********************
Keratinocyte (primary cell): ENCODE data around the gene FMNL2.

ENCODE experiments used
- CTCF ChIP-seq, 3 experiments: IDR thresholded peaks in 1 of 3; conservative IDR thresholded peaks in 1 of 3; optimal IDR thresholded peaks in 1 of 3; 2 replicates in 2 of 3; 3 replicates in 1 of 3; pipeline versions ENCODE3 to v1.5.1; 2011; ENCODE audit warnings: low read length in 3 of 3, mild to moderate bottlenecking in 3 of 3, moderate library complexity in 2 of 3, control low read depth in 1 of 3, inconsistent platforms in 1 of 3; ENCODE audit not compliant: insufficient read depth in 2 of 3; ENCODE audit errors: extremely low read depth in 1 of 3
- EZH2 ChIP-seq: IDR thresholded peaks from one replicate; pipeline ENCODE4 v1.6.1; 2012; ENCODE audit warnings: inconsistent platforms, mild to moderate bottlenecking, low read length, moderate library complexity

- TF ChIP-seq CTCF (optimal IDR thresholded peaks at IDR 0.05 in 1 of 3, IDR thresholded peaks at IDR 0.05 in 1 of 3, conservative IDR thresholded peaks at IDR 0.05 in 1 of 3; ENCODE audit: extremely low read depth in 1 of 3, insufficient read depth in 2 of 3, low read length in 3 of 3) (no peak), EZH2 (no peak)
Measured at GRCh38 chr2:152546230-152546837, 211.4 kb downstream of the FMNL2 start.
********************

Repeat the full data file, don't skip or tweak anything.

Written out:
Keratinocyte (primary cell): ENCODE data around the gene FMNL2.

ENCODE experiments used
- CTCF ChIP-seq, 3 experiments: IDR thresholded peaks in 1 of 3; conservative IDR thresholded peaks in 1 of 3; optimal IDR thresholded peaks in 1 of 3; 2 replicates in 2 of 3; 3 replicates in 1 of 3; pipeline versions ENCODE3 to v1.5.1; 2011; ENCODE audit warnings: low read length in 3 of 3, mild to moderate bottlenecking in 3 of 3, moderate library complexity in 2 of 3, control low read depth in 1 of 3, inconsistent platforms in 1 of 3; ENCODE audit not compliant: insufficient read depth in 2 of 3; ENCODE audit errors: extremely low read depth in 1 of 3
- EZH2 ChIP-seq: IDR thresholded peaks from one replicate; pipeline ENCODE4 v1.6.1; 2012; ENCODE audit warnings: inconsistent platforms, mild to moderate bottlenecking, low read length, moderate library complexity

- TF ChIP-seq CTCF (optimal IDR thresholded peaks at IDR 0.05 in 1 of 3, IDR thresholded peaks at IDR 0.05 in 1 of 3, conservative IDR thresholded peaks at IDR 0.05 in 1 of 3; ENCODE audit: extremely low read depth in 1 of 3, insufficient read depth in 2 of 3, low read length in 3 of 3) (no peak), EZH2 (no peak)
Measured at GRCh38 chr2:152546230-152546837, 211.4 kb downstream of the FMNL2 start.